[0006] A method for in situ retorting of carbonaceous deposits such as oil shale has been described in Kvapil et al, U.S. Pat. No. 4, 162,808. In this method, shale is retorted in a series of rubblized in situ retorts using combustion (in air) of carbonaceous material as a source of heat.

[0007] The Shell Oil Company has been developing new methods that use electrical heating for the in situ upgrading of subsurface hydrocarbons, primarily in subsurface formations located approximately 200 miles (320 km) west of Denver, Colo. See, e.g., Vinegar et al, U.S. Pat. No. 7, 121,342; and Berchenko et al, U.S. Pat. No. 6,991,032. In such methods, a heating element is lowered into a well and allowed to heat the kerogen over a period of approximately four years, slowly converting (upgrading) it into oils and gases, which are then pumped to the surface. To obtain even heating, 15 to 25 heating holes could be drilled per acre. Additionally, a ground-freezing technology to establish an underground barrier around the perimeter of the extraction zone is also envisioned to prevent groundwater from entering and the retorting products from leaving. While the establishment of "freeze walls" is an accepted practice in civil engineering, its application to oil shale recovery still has unknown environmental impacts. Additionally, the Shell approach is recognized as an energy intensive process and requires a long timeframe to establish production from the oil shale.

[0008] In view of the aforementioned limitations of the above methods, simpler and more cost-effective methods of extracting the kerogen from the shale would be extremely useful.

SUMMARY OF THE INVENTION

[0009] The present invention is directed to a process for producing mobile products from the organic matter that occurs in subsurface oil shale. Among other factors, the process is based on the discovery that kerogen in oil shale can be made to react at temperatures below pyrolysis temperatures to produce mobile reaction products that can be removed from the subsurface shale formation, isolated in surface facilities and upgraded to produce useful products, refinery feedstocks, fuel and lubricant blendstocks, reaction intermediates and the like. The process for extracting a kerogen-based product from a subsurface shale formation comprises the following steps: providing an oxidant to kerogen in subsurface shale; contacting the kerogen in the subsurface shale with the oxidant at a temperature in the range from 0°C and 200°C to form organic acids; and mobilizing at least a portion of the organic acids from the subsurface shale to produce a mobile kerogen-based product.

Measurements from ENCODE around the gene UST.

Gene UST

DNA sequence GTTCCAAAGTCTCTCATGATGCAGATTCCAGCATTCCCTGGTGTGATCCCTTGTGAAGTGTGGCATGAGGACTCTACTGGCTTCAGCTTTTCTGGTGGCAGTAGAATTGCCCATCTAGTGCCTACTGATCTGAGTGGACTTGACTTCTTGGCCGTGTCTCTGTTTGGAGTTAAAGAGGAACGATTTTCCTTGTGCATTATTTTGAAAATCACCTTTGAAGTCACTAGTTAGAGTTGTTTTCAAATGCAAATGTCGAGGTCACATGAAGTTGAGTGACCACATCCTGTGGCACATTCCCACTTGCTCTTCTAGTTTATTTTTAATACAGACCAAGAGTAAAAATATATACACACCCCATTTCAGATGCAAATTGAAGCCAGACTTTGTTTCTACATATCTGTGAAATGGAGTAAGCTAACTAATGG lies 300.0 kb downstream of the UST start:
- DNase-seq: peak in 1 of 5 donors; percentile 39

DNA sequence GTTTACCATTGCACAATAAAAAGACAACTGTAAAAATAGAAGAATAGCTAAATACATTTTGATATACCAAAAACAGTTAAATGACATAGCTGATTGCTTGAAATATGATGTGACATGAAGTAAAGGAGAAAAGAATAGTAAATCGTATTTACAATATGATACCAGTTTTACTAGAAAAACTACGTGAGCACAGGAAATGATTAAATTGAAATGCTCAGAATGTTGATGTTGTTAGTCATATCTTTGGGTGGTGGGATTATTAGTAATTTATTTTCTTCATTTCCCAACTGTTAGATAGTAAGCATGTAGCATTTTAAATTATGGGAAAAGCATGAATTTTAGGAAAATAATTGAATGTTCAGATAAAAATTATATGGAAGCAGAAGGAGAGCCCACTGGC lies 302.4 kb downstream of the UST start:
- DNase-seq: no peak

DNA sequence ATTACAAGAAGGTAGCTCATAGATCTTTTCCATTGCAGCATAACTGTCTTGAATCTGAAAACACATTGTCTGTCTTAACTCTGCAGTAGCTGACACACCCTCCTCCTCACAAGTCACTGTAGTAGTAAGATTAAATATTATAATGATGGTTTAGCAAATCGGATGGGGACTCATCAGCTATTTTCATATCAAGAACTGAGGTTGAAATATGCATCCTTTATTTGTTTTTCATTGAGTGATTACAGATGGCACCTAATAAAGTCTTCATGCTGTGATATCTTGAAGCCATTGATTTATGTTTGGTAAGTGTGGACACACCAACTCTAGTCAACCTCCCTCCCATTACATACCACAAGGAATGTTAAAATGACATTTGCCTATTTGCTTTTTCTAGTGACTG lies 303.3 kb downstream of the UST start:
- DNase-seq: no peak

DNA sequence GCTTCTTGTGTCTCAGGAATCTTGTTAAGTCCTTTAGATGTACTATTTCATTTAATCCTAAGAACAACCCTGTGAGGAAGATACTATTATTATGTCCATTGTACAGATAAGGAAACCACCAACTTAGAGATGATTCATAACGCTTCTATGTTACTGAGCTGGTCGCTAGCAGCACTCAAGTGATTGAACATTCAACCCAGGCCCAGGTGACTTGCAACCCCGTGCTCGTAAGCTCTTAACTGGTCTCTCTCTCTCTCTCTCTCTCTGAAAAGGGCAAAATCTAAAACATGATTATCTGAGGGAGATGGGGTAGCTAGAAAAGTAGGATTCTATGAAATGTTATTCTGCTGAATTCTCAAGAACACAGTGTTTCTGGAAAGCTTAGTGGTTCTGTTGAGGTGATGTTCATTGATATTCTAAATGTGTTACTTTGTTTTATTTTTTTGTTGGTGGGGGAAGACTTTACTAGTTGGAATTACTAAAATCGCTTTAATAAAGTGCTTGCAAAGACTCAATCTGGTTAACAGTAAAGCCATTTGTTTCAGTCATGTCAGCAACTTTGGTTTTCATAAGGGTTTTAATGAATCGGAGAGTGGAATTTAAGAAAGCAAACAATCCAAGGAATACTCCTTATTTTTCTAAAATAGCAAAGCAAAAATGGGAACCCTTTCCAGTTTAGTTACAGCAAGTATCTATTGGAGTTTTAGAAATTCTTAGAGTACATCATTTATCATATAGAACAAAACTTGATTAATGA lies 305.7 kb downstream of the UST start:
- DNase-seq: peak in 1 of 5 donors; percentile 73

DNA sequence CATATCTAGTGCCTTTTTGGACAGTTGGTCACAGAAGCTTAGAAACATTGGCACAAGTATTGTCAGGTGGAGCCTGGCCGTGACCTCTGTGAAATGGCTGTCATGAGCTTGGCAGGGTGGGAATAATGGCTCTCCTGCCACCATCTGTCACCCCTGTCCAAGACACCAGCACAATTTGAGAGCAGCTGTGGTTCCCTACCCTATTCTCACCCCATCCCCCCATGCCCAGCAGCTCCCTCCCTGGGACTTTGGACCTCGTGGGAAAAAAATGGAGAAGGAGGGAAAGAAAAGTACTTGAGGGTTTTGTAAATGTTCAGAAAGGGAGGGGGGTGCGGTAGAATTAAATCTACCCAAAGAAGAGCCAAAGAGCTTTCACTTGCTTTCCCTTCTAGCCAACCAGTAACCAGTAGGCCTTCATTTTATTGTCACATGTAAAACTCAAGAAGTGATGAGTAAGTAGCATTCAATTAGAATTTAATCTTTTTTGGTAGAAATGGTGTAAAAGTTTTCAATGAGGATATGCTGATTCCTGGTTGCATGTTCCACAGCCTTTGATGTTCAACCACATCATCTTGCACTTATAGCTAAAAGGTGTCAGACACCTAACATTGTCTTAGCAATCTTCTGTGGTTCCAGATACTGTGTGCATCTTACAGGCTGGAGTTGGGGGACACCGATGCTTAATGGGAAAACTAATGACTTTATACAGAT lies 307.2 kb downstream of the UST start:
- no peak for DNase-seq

[0010] Further to the invention is a process for extracting a kerogen-based product from a subsurface shale formation comprising subsurface shale, the process comprising the steps of: providing an oxidant to a fluid in a subsurface shale formation that contains kerogen, to produce a formation fluid; contacting the kerogen in the subsurface shale with the formation fluid at a temperature in the range of between 0°C and 200°C to form organic acids; providing an alkaline material to the formation fluid to form a mobile kerogen-based product that contains organic acids; recovering at least a portion of the mobile kerogen-based product from the subsurface shale formation; and isolating at least a portion of the organic acids from the mobile kerogen-based product.

[0011] The composition of the formation fluid is tailored by providing an oxidant to the fluid. In one embodiment, the process comprises providing a reactive fluid containing the oxidant to the formation. In one embodiment, the formation fluid contains in the range from 0.1 wt. % to 40 wt. % of the oxidant.

[0012] In one embodiment, the formation fluid is further tailored for mobilizing at least a portion of the organic acid reaction products from the kerogen conversion reactions. In one embodiment, the formation fluid which is tailored for mobilizing the products has a pH of at least 7. In one embodiment, the high pH formation fluid comprises an alkaline material selected from the group consisting of a carbonate, a bicarbonate, an oxide and a hydroxide. In one embodiment, the alkaline material is supplied to the formation fluid by a reactive fluid

[0013] One or more oxidants are provided to the formation fluid for converting the kerogen. In general, the oxidant is selected for its reactivity for conversion of organic materials in the shale at low temperatures. In general, reaction temperature is in the range from 0°C to 200°C.

[0014] At least a portion of the organic acids that are produced are in the C 35+ range. In one embodiment, at least 50 wt. % of the organic acids in the mobile kerogen-based product is in the C 35+ range. Furthermore, at least 20 wt. % of the C 35- organic acids in the mobile kerogen-based product is in the Cs to C 12 range.

[0015] Further to the invention is the discovery that the mobile reaction products that are produced during the kerogen conversion reactions are organic acids. Accordingly, the process includes a step of isolating at least a portion of the organic acids. Accordingly, the process includes a step of isolating at least a portion of the organic acids. The process for extracting a kerogen-based product from a subsurface shale formation comprises: providing an oxidant to kerogen in subsurface shale; contacting the kerogen in the subsurface shale with the oxidant at a temperature in the range of between 0°C and 200°C to form organic acids; mobilizing at least a portion of the organic acids from the subsurface shale to produce a mobile kerogen-based product; and isolating at least a portion of the organic acids from the mobile kerogen-based product.